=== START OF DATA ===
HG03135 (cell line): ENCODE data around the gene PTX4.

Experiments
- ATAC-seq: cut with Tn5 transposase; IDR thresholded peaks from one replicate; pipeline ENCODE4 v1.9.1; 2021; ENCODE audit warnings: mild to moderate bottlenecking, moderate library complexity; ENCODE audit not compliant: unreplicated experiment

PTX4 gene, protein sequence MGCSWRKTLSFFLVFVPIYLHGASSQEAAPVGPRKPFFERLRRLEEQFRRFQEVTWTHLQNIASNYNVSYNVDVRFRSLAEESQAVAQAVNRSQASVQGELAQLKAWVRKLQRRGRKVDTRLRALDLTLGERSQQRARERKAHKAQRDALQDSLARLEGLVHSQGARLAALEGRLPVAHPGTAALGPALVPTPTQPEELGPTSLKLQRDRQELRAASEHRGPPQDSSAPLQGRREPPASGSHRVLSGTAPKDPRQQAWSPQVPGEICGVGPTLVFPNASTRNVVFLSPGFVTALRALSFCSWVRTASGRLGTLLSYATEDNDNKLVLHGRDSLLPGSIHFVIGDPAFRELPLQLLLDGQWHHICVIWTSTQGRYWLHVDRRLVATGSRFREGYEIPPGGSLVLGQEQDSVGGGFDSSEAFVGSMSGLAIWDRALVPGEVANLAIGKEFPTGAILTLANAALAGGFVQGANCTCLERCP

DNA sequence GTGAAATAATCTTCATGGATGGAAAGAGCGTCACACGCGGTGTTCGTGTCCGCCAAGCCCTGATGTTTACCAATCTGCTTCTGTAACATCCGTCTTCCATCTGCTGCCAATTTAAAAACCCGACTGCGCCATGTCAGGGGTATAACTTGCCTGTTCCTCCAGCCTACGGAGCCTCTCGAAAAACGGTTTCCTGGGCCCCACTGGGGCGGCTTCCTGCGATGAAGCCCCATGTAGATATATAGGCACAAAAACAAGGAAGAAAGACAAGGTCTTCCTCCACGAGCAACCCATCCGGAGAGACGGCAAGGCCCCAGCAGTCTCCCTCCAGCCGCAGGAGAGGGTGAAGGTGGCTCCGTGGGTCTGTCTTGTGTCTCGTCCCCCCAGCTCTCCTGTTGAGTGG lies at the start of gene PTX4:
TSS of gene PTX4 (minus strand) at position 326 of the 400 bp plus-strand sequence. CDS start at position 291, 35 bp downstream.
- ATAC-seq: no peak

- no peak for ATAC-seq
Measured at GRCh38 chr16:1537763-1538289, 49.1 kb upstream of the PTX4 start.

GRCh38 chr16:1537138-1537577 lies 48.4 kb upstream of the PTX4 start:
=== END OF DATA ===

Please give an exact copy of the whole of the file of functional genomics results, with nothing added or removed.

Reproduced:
HG03135 (cell line): ENCODE data around the gene PTX4.

Experiments
- ATAC-seq: cut with Tn5 transposase; IDR thresholded peaks from one replicate; pipeline ENCODE4 v1.9.1; 2021; ENCODE audit warnings: mild to moderate bottlenecking, moderate library complexity; ENCODE audit not compliant: unreplicated experiment

PTX4 gene, protein sequence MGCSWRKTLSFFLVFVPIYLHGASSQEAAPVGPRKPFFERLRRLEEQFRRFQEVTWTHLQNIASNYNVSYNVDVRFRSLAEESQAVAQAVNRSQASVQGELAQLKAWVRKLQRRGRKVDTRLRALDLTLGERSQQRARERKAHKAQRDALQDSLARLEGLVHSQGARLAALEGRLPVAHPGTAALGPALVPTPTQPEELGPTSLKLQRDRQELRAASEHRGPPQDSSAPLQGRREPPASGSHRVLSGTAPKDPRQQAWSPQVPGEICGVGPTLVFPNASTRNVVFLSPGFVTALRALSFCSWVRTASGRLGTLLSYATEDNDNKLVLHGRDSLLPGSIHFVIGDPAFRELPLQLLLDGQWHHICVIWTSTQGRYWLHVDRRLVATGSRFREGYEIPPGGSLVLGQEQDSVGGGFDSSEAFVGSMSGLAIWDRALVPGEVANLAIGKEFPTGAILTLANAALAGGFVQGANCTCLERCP

DNA sequence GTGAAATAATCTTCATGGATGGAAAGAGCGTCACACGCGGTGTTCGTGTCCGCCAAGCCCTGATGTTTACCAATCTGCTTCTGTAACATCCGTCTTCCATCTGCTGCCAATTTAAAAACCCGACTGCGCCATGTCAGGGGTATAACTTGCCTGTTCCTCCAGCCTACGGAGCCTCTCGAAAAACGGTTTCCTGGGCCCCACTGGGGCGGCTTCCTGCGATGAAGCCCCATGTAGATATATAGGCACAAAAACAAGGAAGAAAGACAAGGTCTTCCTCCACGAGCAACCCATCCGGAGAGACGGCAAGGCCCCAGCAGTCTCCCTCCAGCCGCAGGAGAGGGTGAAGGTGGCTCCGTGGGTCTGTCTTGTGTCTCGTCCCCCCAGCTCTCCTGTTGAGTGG lies at the start of gene PTX4:
TSS of gene PTX4 (minus strand) at position 326 of the 400 bp plus-strand sequence. CDS start at position 291, 35 bp downstream.
- ATAC-seq: no peak

- no peak for ATAC-seq
Measured at GRCh38 chr16:1537763-1538289, 49.1 kb upstream of the PTX4 start.

GRCh38 chr16:1537138-1537577 lies 48.4 kb upstream of the PTX4 start: